Unfortunately, the construction crew at Babel felt the same. That's why learning how to think prudently about technology is so important. Scripture teaches us that human will and intelligence are gifts from God. It also repeatedly warns us about the consequences of pride. It's easy to make fun of the hucksterism behind today's culture of consumer electronics. But no one can argue with the astonishing revenues it generates, or how rapidly these new technologies are penetrating and transforming family life and the workplace.
Something dramatic is happening. What we're witnessing is a seachange in society as radical as the one wrought 500 years ago by the printing press. And just as the printing press became, in an unintended but powerful way, the engine of the Protestant Reformation—spreading tracts and vernacular Scripture throughout Europe on an unprecedented popular scale—so too will today's new technologies in communications and other key fields change our vocabulary, our habits of thought, and the way we organize our commerce, education, and social institutions. It's already taking place. By the year 2000, Americans may make $3 billion in online purchases every year, a figure that will continue to grow. But the revenue impact on traditional stores and marketing is only the most obvious side-effect. New types of data collection, lifestyle monitoring, advertising, and fraud emerge and increase. And the war between government and corporate encryptors, on the one hand, and hackers, on the other, is now fought twenty-four hours a day, seven days a week.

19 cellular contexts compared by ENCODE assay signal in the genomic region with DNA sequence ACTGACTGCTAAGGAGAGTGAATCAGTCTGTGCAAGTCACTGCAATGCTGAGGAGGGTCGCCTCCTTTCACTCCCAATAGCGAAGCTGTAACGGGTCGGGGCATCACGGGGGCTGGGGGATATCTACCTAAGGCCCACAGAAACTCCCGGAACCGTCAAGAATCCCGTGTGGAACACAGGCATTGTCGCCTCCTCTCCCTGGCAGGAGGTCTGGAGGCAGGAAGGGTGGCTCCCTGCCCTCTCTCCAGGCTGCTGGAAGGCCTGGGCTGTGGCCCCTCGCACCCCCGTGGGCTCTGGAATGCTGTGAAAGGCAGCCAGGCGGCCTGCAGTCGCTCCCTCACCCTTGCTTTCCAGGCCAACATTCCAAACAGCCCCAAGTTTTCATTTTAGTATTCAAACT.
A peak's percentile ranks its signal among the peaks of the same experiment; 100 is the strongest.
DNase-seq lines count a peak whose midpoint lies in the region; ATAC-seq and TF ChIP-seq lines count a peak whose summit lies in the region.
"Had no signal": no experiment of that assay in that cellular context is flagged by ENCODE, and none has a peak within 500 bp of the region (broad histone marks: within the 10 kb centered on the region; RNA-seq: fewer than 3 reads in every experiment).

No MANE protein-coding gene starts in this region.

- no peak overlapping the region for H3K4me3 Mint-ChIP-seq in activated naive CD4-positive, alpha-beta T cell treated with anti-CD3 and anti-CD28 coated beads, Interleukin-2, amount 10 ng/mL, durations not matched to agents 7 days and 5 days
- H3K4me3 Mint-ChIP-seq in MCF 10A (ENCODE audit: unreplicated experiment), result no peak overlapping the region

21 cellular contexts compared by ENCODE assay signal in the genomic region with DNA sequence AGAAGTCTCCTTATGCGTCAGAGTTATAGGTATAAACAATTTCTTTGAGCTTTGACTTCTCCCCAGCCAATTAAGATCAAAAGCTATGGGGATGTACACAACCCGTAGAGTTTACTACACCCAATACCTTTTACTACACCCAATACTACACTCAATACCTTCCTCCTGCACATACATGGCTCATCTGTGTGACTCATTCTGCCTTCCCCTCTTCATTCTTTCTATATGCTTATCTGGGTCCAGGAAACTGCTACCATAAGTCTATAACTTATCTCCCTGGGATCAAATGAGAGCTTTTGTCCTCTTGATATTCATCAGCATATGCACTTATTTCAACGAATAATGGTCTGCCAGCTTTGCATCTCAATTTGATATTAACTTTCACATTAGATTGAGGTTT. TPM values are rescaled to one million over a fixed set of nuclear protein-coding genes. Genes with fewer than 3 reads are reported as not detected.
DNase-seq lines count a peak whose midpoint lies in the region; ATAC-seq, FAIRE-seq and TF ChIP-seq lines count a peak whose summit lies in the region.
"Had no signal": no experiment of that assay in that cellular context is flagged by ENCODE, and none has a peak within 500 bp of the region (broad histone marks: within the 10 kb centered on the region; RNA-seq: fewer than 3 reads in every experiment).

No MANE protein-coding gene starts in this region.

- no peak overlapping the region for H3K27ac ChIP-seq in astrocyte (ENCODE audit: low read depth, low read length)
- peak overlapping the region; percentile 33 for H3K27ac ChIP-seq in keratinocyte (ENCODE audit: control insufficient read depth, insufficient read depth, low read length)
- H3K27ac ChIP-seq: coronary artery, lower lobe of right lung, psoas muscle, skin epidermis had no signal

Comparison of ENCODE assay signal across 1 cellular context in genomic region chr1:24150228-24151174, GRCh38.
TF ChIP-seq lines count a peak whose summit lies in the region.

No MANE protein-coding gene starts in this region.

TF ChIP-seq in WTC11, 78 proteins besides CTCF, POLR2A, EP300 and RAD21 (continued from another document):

The posture of the Church toward these new developments is best summed up in the 1992 Pontifical Council for Social Communications document, Aetatis Novae (Dawn of a New Era), which notes that ". . . today's revolution in social communications involves a fundamental reshaping of the elements by which people comprehend the world around them and verify and express what they comprehend. . . . All this has striking pastoral implications. . . . [T]he power of the media extends to defining not only what people will think, but even what they will think about. Reality, for many, is what the media recognize as real." The council goes on to stress that the Church sees today's new tools of communication as enormous opportunities to serve persons and cultures to conduct fruitful dialogue with the world; to enhance human community and progress; to serve ecclesial communion; and to advance the New Evangelization.
But the stakes in all this, from the Catholic point of view, remain pretty simple: human souls. The Church has the task to preach the Gospel and teach the faith, and in the process, to lead women and men home to eternal life. In other words, to save souls. For all of the tremendous benefit found in today's new technologies, they also come with a shadow in the shape of Captain Trips. Nothing captures the peril of our age better than a recent comment by one of the young geniuses of the current newtech revolution. "Since we are going to be gods," he said, "we might as well start acting like ones."
I suggest we carefully ponder those words—and the consequences for all of us if they ever become the credo of our genetic and biological research.
Have I Got a Deal for You
Knowledge is power.
Business guru Peter Drucker likes to describe the United States as the first genuine "knowledge society" in history, a nation where "knowledge is becoming the true capital and the premier wealth-producing resource" of its people. Few would dispute that American dominance of the mass entertainment and news media, telecommunications, and the computer and software industries accounts for much of the power which the United States exerts globally. Carrier battle groups make good news footage, but the real weapon of mass coercion is Happy Days in syndication.